Back to content—so the poem happened to end with “I think I hit a fairy with my car.” Dramatic? Yes, but unsatisfying. So I wrote some more verse in front of the first-draft, some more verse after, and ended up with a politically themed poem, which was not my intention. Still, when writing, especially poetry, sometimes you tell it, sometimes it tells you. It’s hard enough to write a poem without trying to make it walk a straight line, too.
And, thirdly, I have a brief musical interlude for today—a cover of the old classic, “That’s My Desire”, in which I do my best Vic Damone impression, and a squirrelly, little improv, for your delectation, dear reader/listener/viewer. I hope at least one of these hot messes provides someone with a moment’s pleasure today.
Finally, I’m adding my recent drawings to look at, which I finally got scans of, thanks to sneaker-net (my son repaired the internet connection, but the printer still isn’t ‘sharing’ like it’s supposed to). Here they are (click on the images to see them full-sized):
Saturday, February 28, 2015 5:55 PM
Not for the first time, I’m using graphics from the Rijksmuseum website in my videos. One of them, “Whaling Grounds in the Arctic Ocean”, painted by a fellow named Storck in 1699, shows men not only whaling, but prowling about on the ice floes, attacking some poor polar bears! I guess they were attracted by the smell of the blubber being rendered aboardship? Anyway, it’s a fantastic painting—it even has some walruses hanging about in the foreground.
It being rather cold and savage, I used it as a frontispiece for the video “Improv – February Finally Dies”, which was the nicest title I could think of for the last day of this horrible month. All of the pictures are cool—you can see how I’ve crowded out my credits just to enlarge the pics and give you a better look at them.
For the end-credit page of the Piano Covers video, I used a sheet-music-cover illustration done by none other than Toulouse Lautrec (for the song, “Oceano Nox”) showing a sailor leaning over the prow of his ship, contemplating the night. I knew Lautrec did posters and commercial art, but sheet-music covers surprised me. For the title card, I used the wonderfully evocative “Egyptian Dancer in Tent” by de Famars Testas (1863).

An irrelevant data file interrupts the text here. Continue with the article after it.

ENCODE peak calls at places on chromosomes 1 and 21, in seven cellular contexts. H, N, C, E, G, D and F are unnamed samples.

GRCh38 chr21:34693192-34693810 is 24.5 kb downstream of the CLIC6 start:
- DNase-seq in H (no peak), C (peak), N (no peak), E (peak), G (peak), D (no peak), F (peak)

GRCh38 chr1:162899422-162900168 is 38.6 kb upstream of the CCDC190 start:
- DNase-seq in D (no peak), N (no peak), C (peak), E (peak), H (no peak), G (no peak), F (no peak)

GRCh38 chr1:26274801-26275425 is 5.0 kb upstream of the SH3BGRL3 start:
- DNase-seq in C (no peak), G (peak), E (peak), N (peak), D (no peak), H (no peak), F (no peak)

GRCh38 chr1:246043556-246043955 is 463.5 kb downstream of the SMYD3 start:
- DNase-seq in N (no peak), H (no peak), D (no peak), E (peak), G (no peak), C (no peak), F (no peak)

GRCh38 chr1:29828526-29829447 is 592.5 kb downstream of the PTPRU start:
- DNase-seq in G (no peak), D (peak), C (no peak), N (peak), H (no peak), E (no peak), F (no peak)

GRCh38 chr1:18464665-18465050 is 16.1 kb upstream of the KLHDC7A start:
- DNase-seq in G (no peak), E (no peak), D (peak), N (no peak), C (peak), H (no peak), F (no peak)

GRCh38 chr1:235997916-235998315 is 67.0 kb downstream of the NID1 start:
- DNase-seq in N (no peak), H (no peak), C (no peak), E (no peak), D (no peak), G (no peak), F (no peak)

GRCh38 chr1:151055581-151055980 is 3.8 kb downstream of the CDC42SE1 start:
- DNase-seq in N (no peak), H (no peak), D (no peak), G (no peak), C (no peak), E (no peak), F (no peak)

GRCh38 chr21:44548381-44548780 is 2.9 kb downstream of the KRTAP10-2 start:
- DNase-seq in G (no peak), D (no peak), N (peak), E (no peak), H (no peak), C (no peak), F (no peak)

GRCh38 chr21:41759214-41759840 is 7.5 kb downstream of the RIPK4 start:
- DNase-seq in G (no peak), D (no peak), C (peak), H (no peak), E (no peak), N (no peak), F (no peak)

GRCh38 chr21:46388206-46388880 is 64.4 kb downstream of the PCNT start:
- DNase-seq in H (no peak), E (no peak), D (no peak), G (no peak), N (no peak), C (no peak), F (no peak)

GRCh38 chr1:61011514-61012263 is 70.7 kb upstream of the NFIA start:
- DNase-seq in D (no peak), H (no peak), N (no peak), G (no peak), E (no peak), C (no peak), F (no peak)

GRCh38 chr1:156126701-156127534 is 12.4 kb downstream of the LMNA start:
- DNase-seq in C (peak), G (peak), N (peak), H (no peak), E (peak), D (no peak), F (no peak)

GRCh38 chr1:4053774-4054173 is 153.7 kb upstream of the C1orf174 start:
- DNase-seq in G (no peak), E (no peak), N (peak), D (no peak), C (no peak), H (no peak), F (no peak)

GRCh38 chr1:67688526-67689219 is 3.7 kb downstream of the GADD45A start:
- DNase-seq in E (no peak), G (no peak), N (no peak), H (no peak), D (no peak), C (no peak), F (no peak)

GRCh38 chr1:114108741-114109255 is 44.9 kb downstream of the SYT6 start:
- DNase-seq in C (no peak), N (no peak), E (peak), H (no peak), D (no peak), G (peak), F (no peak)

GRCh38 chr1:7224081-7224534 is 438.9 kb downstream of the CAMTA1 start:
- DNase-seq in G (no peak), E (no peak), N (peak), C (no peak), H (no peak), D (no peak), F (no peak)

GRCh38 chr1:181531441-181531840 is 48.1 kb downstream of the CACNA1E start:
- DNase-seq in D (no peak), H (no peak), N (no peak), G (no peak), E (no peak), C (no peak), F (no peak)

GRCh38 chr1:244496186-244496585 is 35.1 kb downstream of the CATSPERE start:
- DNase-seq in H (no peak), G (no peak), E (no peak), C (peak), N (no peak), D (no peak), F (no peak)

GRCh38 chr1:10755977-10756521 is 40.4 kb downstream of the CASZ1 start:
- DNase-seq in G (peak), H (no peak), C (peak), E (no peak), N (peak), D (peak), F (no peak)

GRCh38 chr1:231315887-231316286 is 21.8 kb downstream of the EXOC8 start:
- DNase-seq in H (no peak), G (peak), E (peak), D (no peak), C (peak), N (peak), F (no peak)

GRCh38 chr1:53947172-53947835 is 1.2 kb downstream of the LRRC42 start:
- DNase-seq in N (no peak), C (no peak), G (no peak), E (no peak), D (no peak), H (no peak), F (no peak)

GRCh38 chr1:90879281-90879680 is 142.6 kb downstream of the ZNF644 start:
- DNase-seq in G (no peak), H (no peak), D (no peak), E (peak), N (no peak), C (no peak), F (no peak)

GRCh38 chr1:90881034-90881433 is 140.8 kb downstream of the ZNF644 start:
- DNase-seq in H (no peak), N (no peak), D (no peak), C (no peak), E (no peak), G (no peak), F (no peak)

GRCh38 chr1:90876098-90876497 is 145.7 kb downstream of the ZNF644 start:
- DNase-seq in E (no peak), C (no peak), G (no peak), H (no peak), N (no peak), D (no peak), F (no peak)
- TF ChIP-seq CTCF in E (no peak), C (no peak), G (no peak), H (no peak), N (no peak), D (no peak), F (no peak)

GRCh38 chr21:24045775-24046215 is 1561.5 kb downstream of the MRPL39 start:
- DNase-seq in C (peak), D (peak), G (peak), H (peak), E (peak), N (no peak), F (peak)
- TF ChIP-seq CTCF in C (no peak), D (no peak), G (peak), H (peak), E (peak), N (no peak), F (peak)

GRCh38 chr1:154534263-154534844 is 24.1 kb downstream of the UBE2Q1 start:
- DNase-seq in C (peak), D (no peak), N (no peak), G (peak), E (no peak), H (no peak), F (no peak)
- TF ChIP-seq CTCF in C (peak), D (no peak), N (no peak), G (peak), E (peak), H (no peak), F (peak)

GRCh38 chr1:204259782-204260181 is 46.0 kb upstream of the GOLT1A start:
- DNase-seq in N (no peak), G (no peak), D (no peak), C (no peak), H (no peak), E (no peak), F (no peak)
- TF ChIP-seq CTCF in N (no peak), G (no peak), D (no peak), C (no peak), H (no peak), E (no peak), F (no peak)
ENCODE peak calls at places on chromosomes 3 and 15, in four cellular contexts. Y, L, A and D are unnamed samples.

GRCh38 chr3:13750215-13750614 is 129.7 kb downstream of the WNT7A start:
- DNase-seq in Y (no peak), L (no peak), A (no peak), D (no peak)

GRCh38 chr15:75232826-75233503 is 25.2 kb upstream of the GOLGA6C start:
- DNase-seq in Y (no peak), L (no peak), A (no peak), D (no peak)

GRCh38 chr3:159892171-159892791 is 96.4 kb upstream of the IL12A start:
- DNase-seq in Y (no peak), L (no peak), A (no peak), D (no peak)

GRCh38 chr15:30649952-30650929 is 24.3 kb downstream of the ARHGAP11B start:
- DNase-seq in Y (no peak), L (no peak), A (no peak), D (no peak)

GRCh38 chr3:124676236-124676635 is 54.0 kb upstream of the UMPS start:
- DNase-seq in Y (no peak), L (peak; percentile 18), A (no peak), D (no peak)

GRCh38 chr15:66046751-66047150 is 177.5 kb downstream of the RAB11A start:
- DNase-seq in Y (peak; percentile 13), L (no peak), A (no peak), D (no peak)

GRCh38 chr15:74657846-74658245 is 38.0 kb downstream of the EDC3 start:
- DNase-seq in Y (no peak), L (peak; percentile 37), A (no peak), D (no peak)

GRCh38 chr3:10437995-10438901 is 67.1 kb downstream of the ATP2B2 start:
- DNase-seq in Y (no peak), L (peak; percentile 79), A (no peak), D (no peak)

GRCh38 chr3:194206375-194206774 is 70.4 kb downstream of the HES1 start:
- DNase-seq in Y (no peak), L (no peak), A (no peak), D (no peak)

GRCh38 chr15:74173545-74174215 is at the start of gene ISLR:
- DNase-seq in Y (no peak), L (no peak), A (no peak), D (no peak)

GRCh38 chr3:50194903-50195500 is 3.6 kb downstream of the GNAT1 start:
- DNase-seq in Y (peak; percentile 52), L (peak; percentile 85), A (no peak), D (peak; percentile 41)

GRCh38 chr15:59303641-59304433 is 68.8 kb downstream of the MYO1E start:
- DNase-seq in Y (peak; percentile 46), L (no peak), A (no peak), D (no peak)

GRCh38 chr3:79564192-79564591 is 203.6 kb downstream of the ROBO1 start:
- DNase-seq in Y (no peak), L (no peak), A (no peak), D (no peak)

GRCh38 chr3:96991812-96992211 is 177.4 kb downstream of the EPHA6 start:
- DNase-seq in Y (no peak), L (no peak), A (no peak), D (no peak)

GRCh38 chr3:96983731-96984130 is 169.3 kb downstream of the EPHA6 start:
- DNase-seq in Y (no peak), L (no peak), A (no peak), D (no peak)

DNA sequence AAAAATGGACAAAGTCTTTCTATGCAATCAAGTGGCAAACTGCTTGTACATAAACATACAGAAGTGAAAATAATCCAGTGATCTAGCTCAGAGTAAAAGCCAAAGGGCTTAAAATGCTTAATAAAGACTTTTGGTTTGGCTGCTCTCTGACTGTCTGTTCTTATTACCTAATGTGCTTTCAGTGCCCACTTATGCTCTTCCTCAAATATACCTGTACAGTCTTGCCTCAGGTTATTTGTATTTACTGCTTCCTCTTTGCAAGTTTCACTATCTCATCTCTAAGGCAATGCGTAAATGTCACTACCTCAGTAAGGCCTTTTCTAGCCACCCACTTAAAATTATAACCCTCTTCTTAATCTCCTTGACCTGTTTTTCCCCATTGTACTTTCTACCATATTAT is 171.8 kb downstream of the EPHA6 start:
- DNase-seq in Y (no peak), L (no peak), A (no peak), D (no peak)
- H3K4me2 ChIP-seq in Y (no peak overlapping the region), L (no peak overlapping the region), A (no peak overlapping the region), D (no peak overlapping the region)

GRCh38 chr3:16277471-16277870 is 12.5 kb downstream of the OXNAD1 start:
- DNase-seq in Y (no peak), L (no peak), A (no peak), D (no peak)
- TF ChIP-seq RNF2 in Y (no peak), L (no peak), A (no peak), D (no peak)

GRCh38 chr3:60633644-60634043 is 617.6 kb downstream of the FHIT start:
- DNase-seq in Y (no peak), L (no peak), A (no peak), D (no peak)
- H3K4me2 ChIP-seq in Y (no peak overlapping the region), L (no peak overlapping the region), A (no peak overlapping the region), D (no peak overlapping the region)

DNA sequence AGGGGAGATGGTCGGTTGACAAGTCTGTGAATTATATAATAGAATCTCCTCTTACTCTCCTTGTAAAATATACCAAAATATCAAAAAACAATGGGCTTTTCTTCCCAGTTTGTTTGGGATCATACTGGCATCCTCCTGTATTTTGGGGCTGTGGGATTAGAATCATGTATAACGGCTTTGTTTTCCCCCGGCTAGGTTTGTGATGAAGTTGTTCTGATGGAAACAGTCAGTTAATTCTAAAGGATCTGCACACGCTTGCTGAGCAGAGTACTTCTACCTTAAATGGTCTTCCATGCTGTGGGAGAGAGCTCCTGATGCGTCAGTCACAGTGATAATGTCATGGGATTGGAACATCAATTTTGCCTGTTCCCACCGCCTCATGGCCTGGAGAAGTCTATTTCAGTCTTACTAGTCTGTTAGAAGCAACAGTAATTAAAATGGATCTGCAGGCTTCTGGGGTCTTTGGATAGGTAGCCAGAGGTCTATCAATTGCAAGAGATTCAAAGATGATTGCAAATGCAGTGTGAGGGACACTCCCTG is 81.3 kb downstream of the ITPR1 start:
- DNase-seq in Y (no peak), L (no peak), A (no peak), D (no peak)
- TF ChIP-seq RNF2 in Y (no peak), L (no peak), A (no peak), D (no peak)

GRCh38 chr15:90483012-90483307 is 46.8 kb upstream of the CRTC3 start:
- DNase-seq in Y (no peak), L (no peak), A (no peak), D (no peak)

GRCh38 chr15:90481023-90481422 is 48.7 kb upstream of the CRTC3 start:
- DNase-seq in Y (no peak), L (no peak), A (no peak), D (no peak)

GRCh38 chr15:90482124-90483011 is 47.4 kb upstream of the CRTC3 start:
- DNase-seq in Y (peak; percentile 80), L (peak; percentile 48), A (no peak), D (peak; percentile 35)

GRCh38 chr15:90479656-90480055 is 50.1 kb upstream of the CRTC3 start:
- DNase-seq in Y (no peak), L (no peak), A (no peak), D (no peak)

For the improv “Spring is Possible” I used two different images of the sea-god, Oceanus—one engraved by Goltzius (1590) and the other by Galle (1586). I really enjoyed these paintings, so I’m going to add them to this post, following the YouTube Videos—check’em out.
Well, I was apparently ‘feeling my oats’ today—it didn’t help the piano covers any, but it sure came out in my improvs. I hope they sound half as good as they felt to play…
VIDEO: Tyler Sid reads his poem, “Open Culture”, beginning at time-mark 00:20 secs in. (He reads my poem, “Humility Is Fatal”, beginning at time-mark 24:20.)
Friday, February 27, 2015 10:30 AM
First, a few admissions about my ‘poetry’—I have two gears, as it were, one of which is to get all technical and use a rigid meter and rhyme scheme (in this first gear, I can use the confinements of format to excuse any stiffness or awkward phrasing). My ‘second gear’ can be seen above—I basically write what I’m thinking, but I don’t allow myself any of the run-on sentences that are too much a feature of my prose. I chop off all my lines before they reach the right-hand side of the page and I capitalize every first letter of every line. However, I also allow myself to go from one thought or idea to another without any ‘connective tissue’, much less a segue—and I allow myself encapsulated symbolisms, used as shorthand, without being too judgmental about their aptness or comprehensiveness (i.e. describing all of modern, first-world technology as “addiction to the washing machine”).
But my poetry is also a great time-saver, for me and my readers. Take this line: “The more special we believe we are, the worse we behave.” Now, this thought, ordinarily, would come to my mind as an inspiration for a lengthy blog-post on human nature and the problem of modern humanity—and I do so love stringing those words together into a cohesive argument or illustration about truth and reality. But poetry is a beautiful thing—in poetry, I can just write down that ‘kernel-ized’ concept as a single line and, by the ‘rules’ of poetry, it is now left to the readers to read that line and write their own blogposts in their own heads. I trade the pleasure of spelling things out to a ‘T’ for the ease of simply saying the germ of the idea.